DESTIN — Rows of beach chairs sat empty by the June White Decker beach access Friday, while a few joggers made their way down the shoreline and a pair of snowbirds walked over the sand with a metal detector.

Condominiums nearby began cordoning off the private beaches in front of their buildings with signs and ropes, and a handful of beach service crews could be seen huddling under shady umbrellas.

The beaches were quiet, but that's about to change.

The first round of spring break is expected to start Saturday, with 10 colleges whose students visit the area begin spring break,  including the University of Florida, Georgia Southern University and the University of Memphis. Preparations were being made Friday to handle the influx of visitors, and law enforcement has been gearing up since January to handle the crowds.

During spring break, the beaches that are quiet from October to February become crowded with coeds and their families wanting to enjoy a week in paradise. College flags are draped from beachfront balconies and beach chairs stake out semi-permanent spots in the sand. Last year, lifeguards in Walton and Okaloosa counties said spring break was as busy, if not more busy, than the previous Fourth of July weekend, and officials anticipate similar numbers in 2018.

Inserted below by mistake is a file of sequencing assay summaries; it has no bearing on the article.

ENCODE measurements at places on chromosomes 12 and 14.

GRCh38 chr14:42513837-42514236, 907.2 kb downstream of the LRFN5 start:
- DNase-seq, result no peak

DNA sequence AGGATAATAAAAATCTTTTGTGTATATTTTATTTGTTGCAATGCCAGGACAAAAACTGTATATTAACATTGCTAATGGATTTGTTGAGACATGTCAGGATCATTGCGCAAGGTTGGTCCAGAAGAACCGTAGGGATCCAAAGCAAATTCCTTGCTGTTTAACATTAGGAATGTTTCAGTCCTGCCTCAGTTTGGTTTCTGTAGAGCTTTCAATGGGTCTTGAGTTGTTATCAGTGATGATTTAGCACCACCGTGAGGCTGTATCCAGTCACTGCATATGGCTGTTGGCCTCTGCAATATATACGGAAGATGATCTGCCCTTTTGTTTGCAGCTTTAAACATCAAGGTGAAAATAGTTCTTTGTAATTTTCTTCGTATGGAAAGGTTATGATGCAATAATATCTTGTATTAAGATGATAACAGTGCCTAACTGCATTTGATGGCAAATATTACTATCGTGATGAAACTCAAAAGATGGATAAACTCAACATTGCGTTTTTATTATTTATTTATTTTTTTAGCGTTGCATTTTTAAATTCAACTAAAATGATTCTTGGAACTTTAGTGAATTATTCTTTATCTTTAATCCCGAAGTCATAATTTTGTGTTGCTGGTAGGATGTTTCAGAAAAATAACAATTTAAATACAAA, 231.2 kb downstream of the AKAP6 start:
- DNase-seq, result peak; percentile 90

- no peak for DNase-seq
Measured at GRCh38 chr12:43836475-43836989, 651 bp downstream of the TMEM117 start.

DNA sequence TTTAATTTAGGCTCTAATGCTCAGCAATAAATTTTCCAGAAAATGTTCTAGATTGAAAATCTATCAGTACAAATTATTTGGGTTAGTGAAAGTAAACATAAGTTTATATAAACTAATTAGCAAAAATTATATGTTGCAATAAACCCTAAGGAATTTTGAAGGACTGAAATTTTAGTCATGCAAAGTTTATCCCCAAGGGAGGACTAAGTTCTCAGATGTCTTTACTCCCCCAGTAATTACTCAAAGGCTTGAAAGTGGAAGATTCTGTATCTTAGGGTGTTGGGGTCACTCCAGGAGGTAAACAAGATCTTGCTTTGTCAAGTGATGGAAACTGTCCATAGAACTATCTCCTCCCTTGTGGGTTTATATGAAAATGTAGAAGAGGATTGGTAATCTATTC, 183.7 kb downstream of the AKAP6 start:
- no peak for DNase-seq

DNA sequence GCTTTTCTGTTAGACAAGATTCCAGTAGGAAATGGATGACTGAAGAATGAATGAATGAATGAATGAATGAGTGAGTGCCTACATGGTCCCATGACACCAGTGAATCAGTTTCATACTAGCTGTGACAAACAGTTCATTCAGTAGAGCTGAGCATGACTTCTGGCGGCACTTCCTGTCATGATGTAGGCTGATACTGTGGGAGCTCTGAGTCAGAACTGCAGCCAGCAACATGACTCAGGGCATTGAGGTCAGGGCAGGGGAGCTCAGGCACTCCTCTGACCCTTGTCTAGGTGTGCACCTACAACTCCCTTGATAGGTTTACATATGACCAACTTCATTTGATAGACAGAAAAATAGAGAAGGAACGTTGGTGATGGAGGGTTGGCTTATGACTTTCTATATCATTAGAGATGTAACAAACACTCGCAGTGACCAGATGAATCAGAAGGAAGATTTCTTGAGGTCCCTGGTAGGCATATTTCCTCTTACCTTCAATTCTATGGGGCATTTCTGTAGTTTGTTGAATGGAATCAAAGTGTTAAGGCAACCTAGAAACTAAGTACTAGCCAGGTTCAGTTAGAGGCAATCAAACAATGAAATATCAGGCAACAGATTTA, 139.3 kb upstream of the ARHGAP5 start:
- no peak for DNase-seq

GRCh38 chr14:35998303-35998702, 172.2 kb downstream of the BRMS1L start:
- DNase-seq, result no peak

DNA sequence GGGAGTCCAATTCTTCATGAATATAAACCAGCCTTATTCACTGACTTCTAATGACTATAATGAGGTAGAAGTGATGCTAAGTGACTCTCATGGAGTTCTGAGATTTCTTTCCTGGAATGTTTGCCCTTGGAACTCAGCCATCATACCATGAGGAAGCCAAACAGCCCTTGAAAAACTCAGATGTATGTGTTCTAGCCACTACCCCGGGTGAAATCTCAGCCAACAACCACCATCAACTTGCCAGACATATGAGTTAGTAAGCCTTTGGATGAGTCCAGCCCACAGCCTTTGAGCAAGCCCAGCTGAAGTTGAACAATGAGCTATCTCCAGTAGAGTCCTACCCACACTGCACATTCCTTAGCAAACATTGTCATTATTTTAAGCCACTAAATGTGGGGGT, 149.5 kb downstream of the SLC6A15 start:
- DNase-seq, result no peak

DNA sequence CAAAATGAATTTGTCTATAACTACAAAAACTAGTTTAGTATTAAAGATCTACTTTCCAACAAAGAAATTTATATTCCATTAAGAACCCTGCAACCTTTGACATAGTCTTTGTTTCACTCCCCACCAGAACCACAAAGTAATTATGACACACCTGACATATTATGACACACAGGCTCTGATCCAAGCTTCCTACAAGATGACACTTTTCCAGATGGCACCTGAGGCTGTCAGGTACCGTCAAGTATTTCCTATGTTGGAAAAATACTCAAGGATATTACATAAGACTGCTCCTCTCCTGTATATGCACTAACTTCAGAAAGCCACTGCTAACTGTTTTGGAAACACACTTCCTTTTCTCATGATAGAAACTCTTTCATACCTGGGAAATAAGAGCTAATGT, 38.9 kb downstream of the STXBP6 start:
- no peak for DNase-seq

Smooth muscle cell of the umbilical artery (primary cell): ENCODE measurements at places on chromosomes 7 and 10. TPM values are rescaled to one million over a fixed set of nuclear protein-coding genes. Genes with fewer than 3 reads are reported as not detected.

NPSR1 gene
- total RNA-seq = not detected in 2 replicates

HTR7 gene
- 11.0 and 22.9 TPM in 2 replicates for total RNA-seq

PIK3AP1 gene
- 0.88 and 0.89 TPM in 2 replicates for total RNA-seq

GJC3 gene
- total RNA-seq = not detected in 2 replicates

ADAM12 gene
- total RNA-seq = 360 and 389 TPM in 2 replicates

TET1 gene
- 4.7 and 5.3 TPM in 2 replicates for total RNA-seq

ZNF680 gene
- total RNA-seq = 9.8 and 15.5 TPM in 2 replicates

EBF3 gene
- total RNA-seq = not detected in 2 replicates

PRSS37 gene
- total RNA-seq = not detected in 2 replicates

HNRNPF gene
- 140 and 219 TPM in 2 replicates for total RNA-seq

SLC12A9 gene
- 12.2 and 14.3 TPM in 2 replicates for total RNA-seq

Jon Usher, a recent college graduate, and his friend Jordan Neves, a college student, were the only two people occupying a pair of beach chairs in front of a condo complex near the Back Porch restaurant Friday. The friends said they were on a road trip and it was their first time in Destin.

“We’re probably going to go to PCB (Panama City Beach) tonight,” Neves said. “I’ve been to a lot of beaches before, and this one is really clean and really pretty.”

Georgia and Rick Williams of Ohio were standing near the beach access admiring the glassy water. The couple, who used to live in Destin when Rick was stationed at Eglin Air Force Base, said they were visiting Destin for a week and would leave Saturday.

Georgia said she enjoyed the empty beach, but Rick said he liked the crowds.

“I like it when there are people here because I’m a people watcher — not just the women,” he said with a laugh and a glance at his wife. “I like watching people in general.”

On Okaloosa Island, only a few people were on the beach midday Friday. The area behind The Boardwalk was empty and white.

Caitlin Frizzell of Fort Walton Beach was on the beach with her two youngest children, 5-year-old Tynleigh and 3-year-old Hadley. She said she was soaking up one of the last slow days she could on the beach.

“I love it when it’s like this,” Frizzell said as Tynleigh and Hadley chased seagulls in the sand. “Winter is my favorite because it’s just calm and peaceful, and you can think and not worry about random people. It’s harder with kids when everybody is drinking. It makes me nervous.”